Elon Musk announces he's considering taking Tesla private

Musk said he is considering taking the electric auto maker private. If Musk can't prove the allegedly secured funding at $420 per share, he may be accused of market manipulation or market fraud.

No matter if he was joking or not, as soon as Musk tweeted about this, the stock spiked. His asking price of $420 would be 22 percent of Monday's closing share price, and almost 9 percent above the stock's all-time closing high of $385.

Musk releases an official statement for the company.

In his tweets, Musk said he would keep his Tesla shares no matter what happens, and noted that he now doesn't hold a controlling interest in the company. Shares jumped in Tuesday trading following reports that the Saudi Arabian sovereign wealth fund took a $2 billion stake in the company earlier this year.

The stock was halted at $367 a share shortly after 2 p.m. (ET), as some grew concerned that Musk's tweets were an attempt at market manipulation.

It's unclear what prompted the tweet.

Tesla did not return repeated calls for comment from CNBC, nor did the Securities and Exchange Commission, as of this publishing. Later the stock was halted for more than an hour.

Despite the unfolding media "shitshow", Musk still seems to view privatization as an "enormous opportunity for us all".

Musk later brought some clarity to the situation in an email to Tesla employees that was also posted on Tesla's blog.

However, Mr Musk has said he has no plans to do so and promised that the firm will be profitable in the second half of the year, barring any unforeseen events. If shareholders approved the deal, it would remove Tesla from Wall Street scrutiny, eliminating the need to publicly disclose its earnings and - for Musk - the requirement to explain himself to shareholders.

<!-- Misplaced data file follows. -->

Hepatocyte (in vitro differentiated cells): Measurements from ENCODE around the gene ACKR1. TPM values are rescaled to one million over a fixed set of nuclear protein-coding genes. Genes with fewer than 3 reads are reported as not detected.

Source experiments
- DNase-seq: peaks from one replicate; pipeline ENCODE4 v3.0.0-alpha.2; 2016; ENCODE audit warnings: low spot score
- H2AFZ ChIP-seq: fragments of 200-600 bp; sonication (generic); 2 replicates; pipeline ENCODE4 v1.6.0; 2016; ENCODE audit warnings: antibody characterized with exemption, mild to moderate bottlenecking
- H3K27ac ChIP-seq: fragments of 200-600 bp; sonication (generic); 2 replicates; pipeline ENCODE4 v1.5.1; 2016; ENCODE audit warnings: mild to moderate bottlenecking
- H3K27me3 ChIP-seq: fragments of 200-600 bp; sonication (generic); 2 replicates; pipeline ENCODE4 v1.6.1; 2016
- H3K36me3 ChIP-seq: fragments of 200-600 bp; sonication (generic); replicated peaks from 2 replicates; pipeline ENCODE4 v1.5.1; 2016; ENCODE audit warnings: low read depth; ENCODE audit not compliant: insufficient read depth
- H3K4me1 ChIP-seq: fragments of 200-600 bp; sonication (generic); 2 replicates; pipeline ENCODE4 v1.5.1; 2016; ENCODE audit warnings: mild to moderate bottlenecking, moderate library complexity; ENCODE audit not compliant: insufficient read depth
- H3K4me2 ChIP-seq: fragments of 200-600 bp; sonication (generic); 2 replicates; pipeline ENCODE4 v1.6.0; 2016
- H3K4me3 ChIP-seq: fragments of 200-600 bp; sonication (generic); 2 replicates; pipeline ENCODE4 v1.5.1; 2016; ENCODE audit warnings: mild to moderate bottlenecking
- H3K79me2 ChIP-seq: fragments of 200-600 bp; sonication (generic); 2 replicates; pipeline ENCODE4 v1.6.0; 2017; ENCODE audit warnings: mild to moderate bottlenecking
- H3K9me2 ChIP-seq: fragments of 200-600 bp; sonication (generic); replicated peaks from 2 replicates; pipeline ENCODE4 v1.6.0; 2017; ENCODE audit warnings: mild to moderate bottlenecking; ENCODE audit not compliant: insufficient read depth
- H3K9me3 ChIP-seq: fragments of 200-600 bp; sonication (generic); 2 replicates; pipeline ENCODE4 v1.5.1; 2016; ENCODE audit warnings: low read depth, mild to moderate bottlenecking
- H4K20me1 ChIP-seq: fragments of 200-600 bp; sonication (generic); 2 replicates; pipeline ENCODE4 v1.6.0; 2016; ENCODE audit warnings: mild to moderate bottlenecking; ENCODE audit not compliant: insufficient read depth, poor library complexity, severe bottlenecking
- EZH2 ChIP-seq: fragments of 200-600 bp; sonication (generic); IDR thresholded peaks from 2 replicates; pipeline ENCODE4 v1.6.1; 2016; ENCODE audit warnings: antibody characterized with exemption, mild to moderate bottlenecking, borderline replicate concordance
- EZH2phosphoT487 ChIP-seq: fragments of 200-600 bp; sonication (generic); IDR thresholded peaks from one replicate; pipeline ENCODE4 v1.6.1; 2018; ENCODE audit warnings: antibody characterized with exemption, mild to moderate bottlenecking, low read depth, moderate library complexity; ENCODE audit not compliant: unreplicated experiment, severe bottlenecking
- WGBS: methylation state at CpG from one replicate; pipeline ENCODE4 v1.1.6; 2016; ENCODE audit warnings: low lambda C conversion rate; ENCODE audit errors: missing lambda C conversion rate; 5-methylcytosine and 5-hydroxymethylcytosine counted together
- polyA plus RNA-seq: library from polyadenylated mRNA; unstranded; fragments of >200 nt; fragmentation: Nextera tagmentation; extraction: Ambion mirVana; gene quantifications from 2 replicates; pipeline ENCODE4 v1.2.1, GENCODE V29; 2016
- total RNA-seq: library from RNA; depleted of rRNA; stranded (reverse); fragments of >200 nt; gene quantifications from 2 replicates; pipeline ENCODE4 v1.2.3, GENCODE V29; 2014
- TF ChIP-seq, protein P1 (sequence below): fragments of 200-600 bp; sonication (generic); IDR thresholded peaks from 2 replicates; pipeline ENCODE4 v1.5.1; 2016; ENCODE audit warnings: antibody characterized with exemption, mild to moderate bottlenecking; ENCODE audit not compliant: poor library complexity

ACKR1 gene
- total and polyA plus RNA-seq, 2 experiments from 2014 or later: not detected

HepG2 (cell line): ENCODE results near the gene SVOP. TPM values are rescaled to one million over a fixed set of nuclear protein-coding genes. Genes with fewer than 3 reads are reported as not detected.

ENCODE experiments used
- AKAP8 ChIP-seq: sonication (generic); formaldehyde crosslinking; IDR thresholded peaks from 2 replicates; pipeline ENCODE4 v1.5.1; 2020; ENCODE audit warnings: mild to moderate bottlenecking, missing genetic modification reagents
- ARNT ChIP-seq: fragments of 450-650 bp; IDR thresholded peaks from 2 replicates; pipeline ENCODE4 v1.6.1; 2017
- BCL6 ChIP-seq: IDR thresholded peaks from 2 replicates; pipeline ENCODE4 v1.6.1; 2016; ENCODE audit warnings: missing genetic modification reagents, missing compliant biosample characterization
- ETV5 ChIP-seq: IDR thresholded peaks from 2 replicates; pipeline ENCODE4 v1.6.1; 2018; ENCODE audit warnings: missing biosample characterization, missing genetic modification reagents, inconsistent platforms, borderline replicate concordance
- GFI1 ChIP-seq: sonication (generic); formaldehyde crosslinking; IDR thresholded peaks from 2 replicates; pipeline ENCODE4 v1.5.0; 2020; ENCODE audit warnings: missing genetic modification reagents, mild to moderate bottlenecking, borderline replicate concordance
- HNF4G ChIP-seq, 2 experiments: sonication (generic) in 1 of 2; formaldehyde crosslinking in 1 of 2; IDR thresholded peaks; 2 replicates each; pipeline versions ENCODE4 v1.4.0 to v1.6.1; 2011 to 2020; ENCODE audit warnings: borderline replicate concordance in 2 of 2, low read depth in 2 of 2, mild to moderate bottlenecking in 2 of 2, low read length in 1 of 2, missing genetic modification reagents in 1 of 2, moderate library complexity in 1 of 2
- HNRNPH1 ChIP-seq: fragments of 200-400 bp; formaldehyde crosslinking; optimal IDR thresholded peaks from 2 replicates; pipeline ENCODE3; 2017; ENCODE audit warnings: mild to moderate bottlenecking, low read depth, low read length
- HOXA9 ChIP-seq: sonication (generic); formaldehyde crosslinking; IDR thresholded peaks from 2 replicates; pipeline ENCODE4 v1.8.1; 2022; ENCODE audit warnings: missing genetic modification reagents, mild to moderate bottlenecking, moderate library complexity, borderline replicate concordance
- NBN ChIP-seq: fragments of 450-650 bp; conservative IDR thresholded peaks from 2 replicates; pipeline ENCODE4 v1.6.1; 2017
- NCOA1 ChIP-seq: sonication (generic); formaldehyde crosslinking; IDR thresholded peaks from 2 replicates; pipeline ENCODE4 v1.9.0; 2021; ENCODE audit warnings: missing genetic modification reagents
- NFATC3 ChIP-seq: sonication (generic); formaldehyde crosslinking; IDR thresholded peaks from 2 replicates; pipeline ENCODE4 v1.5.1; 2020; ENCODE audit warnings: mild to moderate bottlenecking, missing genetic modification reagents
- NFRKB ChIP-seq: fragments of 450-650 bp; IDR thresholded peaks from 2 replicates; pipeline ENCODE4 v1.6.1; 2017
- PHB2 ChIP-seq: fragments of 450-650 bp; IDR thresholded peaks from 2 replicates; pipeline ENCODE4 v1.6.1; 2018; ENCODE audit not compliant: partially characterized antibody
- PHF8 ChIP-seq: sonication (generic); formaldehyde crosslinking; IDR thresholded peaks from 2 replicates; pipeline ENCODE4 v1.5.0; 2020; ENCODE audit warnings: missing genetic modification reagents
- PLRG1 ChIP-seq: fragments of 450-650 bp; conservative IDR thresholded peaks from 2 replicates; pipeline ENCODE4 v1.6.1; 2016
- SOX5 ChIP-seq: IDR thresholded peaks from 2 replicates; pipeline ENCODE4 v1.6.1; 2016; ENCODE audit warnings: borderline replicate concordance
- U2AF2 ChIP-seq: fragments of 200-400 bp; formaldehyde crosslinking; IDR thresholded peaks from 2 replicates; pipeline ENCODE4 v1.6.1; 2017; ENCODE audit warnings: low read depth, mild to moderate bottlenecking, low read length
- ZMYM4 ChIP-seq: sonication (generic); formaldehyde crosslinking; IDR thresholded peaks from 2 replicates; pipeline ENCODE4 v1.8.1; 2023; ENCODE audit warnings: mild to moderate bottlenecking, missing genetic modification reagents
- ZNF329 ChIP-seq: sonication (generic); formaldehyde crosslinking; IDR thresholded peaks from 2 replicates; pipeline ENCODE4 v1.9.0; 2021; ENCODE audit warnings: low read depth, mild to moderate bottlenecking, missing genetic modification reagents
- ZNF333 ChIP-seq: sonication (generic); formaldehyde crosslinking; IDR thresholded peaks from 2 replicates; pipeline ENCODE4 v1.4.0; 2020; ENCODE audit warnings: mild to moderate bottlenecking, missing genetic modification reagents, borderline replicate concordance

Last week Tesla said it had achieved its goal of producing 5,000 Model 3 vehicles per week by the end of its second quarter in June, but burned through $739.5m (£565.2m) in cash during the period in order to do it.

Musk - the company's top investor, with more than 20 percent of its shares - has long waged war against the short sellers betting the company's value will plummet.

Analysts took Musk at his word. (TSLA.O) private in a radical step that would ease pressure on the money-losing automaker. The Financial Times earlier reported the investment.

"Musk does not want to run a public company", said Gene Munster of Loup Ventures, as Tesla's ambitious mission makes it "difficult to accommodate investors' quarterly expectations". "His mission for Tesla (to accelerate the globe's adoption of sustainable energy) is both grand and long-term, making it hard to accommodate investors quarterly expectations".

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